NuForce Icon USB-input integrated amplifier
And "little" this 12Wpc, class-D amp most definitely is: 6" by 4.5" by 1". That's barely enough space for three inputs, preamp and headphone outputs, and speaker terminals. In fact, it isn't enough spaceNuForce works around that by using RJ45 terminals for the speaker connections, 3.5mm stereo jacks for line input 1, the pre-out and the front-panel headphone jack, and an external 15V DC power supply. A single pair of RCAs completes the line-level input features. The other input isn't perzackly line-level, it's a mini USB jack.
Yup, the Icon is an integrated amp with a DAC inside. And that headphone jack on the front panel has its own discrete op-amp.
The Icon's slender point-of-sale packaging includes a milled aluminum stand for vertical mounting, the power supply, a USB cable, a mouse pad for horizontal placement, and a pair of RJ45-to-banana speaker cablesall for $249.
I can't explain
The heart of the Icon is NuForce's proprietary class-D analog switching IC. Despite the cramped interior of this li'l wonder, its circuit board is packed with NuForce-branded components, including a hefty capacitor labeled "AUDIO-GRADE." The USB digital-to-analog conversion is handled by a Burr-Brown PCM2706 chip, a 16-bit delta-sigma stereo DAC (signal/noise and dynamic range of 98dB) capable of handling sampling rates of 32, 44.1, and 48kHz.
Inside and out, the Icon's layout and fit'n'finish are the best I've seen yet from NuForce, and exemplary for such an inexpensive component. The front panel's two controlsvolume/power and source selectfelt smooth and sturdy. I never felt as if NuForce had merely gone through the motions. And the extruded aluminum case is impressively well turned out, and available in silver, red, black, or blue.
I just don't know what to do with myself
NuForce obviously thought of the Icon as a desktop system. They include 1m speaker cables and that USB input, which strongly implies that they saw it as a good fit for computersplus there's the 12Wpc output, which suggests nearfield listening rather than room-filling sound. Yet there's been a lot of buzz on the interwebs about the Icon being a giant-killer, especially when paired with high-efficiency loudspeakers. With that in mind, I auditioned the Icon in three settings: on my desktop, driving a pair of Axiom QS8 speakers, using my G5 Mac Pro computer's ALC library as a source; in my small listening room, driving Usher Be-718 speakers with the Simaudio Moon Evolution SuperNova CD player; and in my home theater, with a Bel Canto e.One CD player and a pair of Definitive Technology Mythos STS speakers.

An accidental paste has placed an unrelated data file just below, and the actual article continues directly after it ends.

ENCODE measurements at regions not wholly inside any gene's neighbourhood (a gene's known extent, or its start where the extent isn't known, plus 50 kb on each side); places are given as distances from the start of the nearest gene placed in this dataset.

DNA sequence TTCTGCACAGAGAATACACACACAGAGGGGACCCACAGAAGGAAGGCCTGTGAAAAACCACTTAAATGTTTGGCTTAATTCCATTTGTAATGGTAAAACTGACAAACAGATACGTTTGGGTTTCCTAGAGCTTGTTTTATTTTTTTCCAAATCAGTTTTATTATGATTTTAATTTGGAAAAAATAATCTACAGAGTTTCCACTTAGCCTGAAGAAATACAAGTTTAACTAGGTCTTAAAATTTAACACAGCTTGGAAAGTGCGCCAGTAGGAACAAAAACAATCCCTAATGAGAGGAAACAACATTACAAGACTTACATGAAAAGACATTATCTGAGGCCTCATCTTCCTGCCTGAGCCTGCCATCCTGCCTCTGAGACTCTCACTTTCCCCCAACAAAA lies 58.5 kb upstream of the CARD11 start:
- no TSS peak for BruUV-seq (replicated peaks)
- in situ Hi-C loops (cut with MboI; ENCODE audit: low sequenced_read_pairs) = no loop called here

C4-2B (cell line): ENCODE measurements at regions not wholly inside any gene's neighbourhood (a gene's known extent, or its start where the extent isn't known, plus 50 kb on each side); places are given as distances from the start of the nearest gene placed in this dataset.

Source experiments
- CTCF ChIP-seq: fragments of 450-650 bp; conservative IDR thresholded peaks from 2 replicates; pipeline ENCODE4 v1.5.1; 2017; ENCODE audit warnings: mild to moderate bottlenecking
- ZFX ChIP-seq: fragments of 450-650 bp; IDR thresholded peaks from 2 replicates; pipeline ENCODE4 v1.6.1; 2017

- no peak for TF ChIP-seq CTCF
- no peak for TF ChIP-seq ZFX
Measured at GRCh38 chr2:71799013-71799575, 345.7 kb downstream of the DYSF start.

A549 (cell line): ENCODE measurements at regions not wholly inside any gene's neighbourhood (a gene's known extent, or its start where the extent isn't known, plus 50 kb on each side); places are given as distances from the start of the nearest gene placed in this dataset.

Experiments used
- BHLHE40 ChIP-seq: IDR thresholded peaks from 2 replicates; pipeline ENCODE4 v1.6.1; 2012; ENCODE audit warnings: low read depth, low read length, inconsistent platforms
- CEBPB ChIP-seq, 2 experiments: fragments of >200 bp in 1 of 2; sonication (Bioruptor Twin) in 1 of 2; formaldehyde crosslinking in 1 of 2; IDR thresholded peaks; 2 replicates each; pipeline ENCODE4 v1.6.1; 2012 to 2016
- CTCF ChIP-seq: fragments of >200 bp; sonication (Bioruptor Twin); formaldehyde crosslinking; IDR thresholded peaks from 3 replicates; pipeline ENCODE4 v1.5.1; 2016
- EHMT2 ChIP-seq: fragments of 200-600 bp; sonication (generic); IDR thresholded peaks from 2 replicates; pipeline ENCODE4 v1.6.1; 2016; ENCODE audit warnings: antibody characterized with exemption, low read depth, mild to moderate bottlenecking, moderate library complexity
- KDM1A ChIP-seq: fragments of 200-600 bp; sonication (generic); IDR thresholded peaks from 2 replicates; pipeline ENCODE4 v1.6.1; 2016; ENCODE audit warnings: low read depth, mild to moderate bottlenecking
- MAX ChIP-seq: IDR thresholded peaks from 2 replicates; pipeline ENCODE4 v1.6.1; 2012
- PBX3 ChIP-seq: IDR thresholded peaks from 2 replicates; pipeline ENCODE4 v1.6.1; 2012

If you intend to set the Icon up in a room, you may well want longer speaker cables than the 1m lengths NuForce provides. They also sell, for $29.95/pair, 2m runs terminated to the same gold-plated RJ45 and bananas as the included set. If you have a wire crimper and feel like rolling your own, there's a pin diagram on the Icon's webpage. In both of the rooms in which I auditioned the Icon, the 1m cables worked, if just barelyI had to place the amp on the floor between the speakers. A longer run would have been nice, but the lack of a remote control is another suggestion that the Icon was intended for desktop or nearfield usethe fact that it can be press-ganged into other duties is mostly gravy.
Because the Icon is class-D, it runs cool enough that you could leave it on 24/7 with only the mildest of twinges to your energy profligacy. (The power supply continues to run even when the Icon is turned off; the only way to cool that usage hotspot is to unplug it.)
I didn't know what time it was
I began by using the Icon as a desktop system. Given its tininess and the absence of any heat buildup, you can put it just about anywherealthough I, a chronic desk-clutterer, did keep losing it under pieces of paper. I connected it to my Mac's USB output, chose "Audio USB DAC" in the Mac's system preferences, and we were off and running.